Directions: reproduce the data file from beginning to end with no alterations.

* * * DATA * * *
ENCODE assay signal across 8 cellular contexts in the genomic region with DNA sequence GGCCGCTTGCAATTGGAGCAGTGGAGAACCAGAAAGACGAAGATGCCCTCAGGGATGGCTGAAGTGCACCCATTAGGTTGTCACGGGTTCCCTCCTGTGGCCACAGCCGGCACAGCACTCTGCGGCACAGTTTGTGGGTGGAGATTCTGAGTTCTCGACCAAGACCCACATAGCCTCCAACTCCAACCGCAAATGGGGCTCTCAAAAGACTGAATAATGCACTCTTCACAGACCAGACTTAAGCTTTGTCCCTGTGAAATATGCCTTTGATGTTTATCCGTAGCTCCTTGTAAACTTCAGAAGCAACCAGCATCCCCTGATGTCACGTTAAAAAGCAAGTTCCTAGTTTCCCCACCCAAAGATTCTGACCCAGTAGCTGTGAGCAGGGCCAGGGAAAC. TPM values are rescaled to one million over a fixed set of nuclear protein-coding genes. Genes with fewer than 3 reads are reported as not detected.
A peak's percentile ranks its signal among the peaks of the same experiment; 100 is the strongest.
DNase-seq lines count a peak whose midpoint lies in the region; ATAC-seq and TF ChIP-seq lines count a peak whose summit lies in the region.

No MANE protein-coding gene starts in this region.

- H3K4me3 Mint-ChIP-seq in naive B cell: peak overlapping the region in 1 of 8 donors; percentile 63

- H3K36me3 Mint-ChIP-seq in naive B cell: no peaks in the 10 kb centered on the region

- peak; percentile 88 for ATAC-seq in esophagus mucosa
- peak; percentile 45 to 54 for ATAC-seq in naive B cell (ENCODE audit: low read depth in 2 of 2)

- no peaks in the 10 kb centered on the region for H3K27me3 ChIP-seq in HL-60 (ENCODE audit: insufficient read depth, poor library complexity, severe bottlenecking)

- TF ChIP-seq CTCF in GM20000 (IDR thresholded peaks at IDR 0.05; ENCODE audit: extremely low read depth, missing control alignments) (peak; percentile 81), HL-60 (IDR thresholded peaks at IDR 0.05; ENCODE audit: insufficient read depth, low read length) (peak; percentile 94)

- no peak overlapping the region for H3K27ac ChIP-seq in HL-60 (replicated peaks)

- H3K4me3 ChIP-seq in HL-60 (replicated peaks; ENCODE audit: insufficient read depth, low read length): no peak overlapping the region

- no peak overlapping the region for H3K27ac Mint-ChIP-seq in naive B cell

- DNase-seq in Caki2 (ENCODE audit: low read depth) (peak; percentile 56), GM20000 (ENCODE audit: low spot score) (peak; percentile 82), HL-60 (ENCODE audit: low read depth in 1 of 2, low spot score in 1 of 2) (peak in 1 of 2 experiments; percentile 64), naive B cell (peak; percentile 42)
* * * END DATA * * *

ENCODE assay signal across 8 cellular contexts in the genomic region with DNA sequence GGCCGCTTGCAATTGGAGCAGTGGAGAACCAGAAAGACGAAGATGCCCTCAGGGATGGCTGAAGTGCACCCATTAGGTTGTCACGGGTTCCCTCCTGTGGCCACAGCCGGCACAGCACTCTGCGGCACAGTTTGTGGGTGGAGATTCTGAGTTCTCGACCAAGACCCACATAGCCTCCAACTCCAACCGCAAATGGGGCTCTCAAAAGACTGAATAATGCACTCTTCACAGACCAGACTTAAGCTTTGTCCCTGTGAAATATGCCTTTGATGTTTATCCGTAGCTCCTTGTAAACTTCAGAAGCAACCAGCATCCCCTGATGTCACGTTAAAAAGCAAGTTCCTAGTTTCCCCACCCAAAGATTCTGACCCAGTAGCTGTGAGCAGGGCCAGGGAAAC. TPM values are rescaled to one million over a fixed set of nuclear protein-coding genes. Genes with fewer than 3 reads are reported as not detected.
A peak's percentile ranks its signal among the peaks of the same experiment; 100 is the strongest.
DNase-seq lines count a peak whose midpoint lies in the region; ATAC-seq and TF ChIP-seq lines count a peak whose summit lies in the region.

No MANE protein-coding gene starts in this region.

- H3K4me3 Mint-ChIP-seq in naive B cell: peak overlapping the region in 1 of 8 donors; percentile 63

- H3K36me3 Mint-ChIP-seq in naive B cell: no peaks in the 10 kb centered on the region

- peak; percentile 88 for ATAC-seq in esophagus mucosa
- peak; percentile 45 to 54 for ATAC-seq in naive B cell (ENCODE audit: low read depth in 2 of 2)

- no peaks in the 10 kb centered on the region for H3K27me3 ChIP-seq in HL-60 (ENCODE audit: insufficient read depth, poor library complexity, severe bottlenecking)

- TF ChIP-seq CTCF in GM20000 (IDR thresholded peaks at IDR 0.05; ENCODE audit: extremely low read depth, missing control alignments) (peak; percentile 81), HL-60 (IDR thresholded peaks at IDR 0.05; ENCODE audit: insufficient read depth, low read length) (peak; percentile 94)

- no peak overlapping the region for H3K27ac ChIP-seq in HL-60 (replicated peaks)

- H3K4me3 ChIP-seq in HL-60 (replicated peaks; ENCODE audit: insufficient read depth, low read length): no peak overlapping the region

- no peak overlapping the region for H3K27ac Mint-ChIP-seq in naive B cell

- DNase-seq in Caki2 (ENCODE audit: low read depth) (peak; percentile 56), GM20000 (ENCODE audit: low spot score) (peak; percentile 82), HL-60 (ENCODE audit: low read depth in 1 of 2, low spot score in 1 of 2) (peak in 1 of 2 experiments; percentile 64), naive B cell (peak; percentile 42)